According to Roger Garside, a man who spent years working as a diplomat in China, the days of the one-party dictatorship may be coming to an end. In his latest book, “China Coup: The Great Leap to Freedom,” Garside argues that, contrary to popular belief, Xi Jinping may very well be removed from office “in a coup d’état mounted by rivals in the top leadership.” Shortly after the removal of Xi, the leaders of the coup will bring an end to “China’s one-party dictatorship and launch a transition to democracy and the rule of law.”
As far-fetched as this might sound, Garside believes that the West can help the Chinese people remove Xi from office.
In a telling interview with Voice of America (VOA), Garside suggests that “the U.S. and its allies” have a distinct advantage over China. Now, though, their “economic superiority” must be leveraged “to bring about regime change.”
Although Joe Biden, Boris Johnson, Emmanuel Macron, and other world leaders can’t “decide from outside how China shall be governed,” there are a number of individuals “within China” who want to bring about change. It is up to America and its Western allies to “help those people” and “work to bring about conditions in which they can achieve what they want.”
Garside believes that if “China’s second-ranking official,” Li Keqiang, along with “like-minded leaders,” were to challenge the leader, “they would not be without public support.” Is Garside accurate in his beliefs? As someone who has covered Chinese affairs extensively, I think so. Xi Jinping is effectively a king without a crown. If history (and Game of Thrones) has taught us anything, it’s that a king’s position is always under threat. To quote Shakespeare, “uneasy is the head that wears a crown.” If Garside’s assumptions prove to be correct, a Shakespearean tragedy awaits Xi.
There is more than one way to remove Xi. British politician Clive Lewis once said, rather accurately, that a coup needn’t be a coup d’état. The removal of a tyrant “doesn’t always require tanks on a lawn and senior ranking military types appearing on your TV and radio.” Although, considering China’s history, violence would most certainly play a role. For an effective coup to occur, be it violent or otherwise, the people must be mobilized. This shouldn’t be a problem. In February, Xi announced that the Chinese regime had successfully defeated extreme poverty; the evidence, however, suggests otherwise. Around 600 million Chinese, or almost half the country’s population, live on less than $5 a day. As events in South Africa have clearly demonstrated, desperate people are capable of desperate things. Right now, in China, hundreds of millions of people are desperate. As the gap between the rich and poor continues to grow, it would be foolish of Xi to expect the Chinese people, especially the more rebellious youth, to sit idly by.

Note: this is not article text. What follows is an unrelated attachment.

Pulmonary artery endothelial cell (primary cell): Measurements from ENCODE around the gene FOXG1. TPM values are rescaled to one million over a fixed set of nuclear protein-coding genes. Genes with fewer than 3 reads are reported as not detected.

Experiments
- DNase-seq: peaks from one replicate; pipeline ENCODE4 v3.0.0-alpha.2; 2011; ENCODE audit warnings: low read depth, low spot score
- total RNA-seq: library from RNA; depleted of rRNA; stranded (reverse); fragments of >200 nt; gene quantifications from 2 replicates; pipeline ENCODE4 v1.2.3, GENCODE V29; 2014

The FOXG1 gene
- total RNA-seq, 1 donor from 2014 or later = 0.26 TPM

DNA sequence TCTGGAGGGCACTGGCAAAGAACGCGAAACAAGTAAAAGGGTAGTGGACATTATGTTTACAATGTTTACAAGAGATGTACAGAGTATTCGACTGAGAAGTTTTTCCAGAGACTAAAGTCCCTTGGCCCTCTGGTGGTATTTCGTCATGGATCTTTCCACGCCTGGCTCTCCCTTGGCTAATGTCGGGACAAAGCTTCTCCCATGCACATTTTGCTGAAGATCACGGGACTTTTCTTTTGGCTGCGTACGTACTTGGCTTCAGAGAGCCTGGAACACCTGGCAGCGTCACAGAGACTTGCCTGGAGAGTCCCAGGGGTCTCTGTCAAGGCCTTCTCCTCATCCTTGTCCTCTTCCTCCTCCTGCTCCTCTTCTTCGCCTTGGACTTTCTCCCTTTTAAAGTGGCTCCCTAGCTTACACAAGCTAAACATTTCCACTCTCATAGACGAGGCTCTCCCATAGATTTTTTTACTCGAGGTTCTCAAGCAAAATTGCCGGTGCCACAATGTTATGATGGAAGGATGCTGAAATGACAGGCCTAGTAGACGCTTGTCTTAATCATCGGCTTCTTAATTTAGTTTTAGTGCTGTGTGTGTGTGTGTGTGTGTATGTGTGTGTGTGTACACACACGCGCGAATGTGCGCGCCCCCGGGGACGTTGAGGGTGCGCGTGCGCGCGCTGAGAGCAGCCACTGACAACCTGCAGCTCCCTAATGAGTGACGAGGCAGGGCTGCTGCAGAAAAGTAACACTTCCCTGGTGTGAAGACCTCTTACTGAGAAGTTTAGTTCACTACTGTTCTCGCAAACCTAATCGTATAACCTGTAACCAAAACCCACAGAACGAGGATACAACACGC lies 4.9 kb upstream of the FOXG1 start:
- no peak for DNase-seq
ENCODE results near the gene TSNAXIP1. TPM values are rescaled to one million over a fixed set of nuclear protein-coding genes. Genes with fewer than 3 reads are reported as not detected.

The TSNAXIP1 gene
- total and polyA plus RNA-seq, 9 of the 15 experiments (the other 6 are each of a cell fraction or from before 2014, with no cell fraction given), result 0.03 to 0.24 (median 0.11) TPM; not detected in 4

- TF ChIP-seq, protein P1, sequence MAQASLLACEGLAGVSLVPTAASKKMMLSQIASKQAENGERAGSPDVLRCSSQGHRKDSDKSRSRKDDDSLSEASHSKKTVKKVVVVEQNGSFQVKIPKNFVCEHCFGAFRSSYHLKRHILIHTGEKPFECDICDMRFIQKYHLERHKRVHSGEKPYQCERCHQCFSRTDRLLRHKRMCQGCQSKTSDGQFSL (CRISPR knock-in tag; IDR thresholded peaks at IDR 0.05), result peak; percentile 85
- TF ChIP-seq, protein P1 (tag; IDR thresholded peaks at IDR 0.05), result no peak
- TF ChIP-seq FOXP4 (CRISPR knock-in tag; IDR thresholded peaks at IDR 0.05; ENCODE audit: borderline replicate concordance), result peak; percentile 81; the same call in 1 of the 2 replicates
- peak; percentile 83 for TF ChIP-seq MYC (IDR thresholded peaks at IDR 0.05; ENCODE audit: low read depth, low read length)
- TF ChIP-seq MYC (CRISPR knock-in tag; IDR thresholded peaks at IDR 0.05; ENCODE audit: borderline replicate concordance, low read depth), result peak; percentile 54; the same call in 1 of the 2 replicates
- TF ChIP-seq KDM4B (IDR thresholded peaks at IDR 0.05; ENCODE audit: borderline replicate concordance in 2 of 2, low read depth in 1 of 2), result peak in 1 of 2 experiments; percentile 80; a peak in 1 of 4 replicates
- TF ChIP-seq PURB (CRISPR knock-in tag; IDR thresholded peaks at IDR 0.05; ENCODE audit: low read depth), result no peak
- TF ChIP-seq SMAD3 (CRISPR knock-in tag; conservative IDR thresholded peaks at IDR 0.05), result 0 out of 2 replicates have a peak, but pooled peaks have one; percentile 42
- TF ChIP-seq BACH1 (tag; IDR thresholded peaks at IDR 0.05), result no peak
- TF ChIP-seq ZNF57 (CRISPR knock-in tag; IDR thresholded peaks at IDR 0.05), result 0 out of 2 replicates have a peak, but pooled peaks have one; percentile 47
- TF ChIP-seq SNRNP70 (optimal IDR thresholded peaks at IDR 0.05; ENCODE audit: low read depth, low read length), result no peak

Should Xi be worried? Most definitely. According to a recent Geopolitical Futures report, “the decline of China’s competitiveness in the export market” is a reality that the leader must reckon with. High unemployment, already a major issue in the country, will become a “significant challenge to the Chinese president.” The authors suggest that the regime “will attempt to survive the economy’s downward spiral” by doing the one thing, and the only thing, it knows how to do: by “tightening its grip on power and sliding back into dictatorship.” Although this method has worked in the past, it won’t work in the future. As the report states,“the regional divergences in China are too widespread and not easily suppressed by dictatorship.” By 2040, “China will see a return to regionalism, accompanied by turmoil.” With China’s weakening grip, both at home and abroad, “a power vacuum will emerge in East Asia, which will be filled by Japan.”
Xi would do well to read this report, because it outlines a future in which both he and China fail. If the country spirals into chaos, Xi will be held responsible. He will also face the wrath of 1.4 billion people, many of whom have been left behind. What lies in store for the leader remains to be seen, but let’s hope Garside’s prognostications prove to be accurate.
In China, through the dissemination of non-stop propaganda, Xi, to a large extent, has a monopoly on truth. But he doesn’t have a monopoly on geopolitical and economic realities. With China’s population still growing, and less food to go around, existential crises await the nation. The people are restless, opportunities are scarce, and tensions are mounting. If the Chinese people are to have a better future, a coup is most definitely required.
Views expressed in this article are the opinions of the author and do not necessarily reflect the views of The Epoch Times.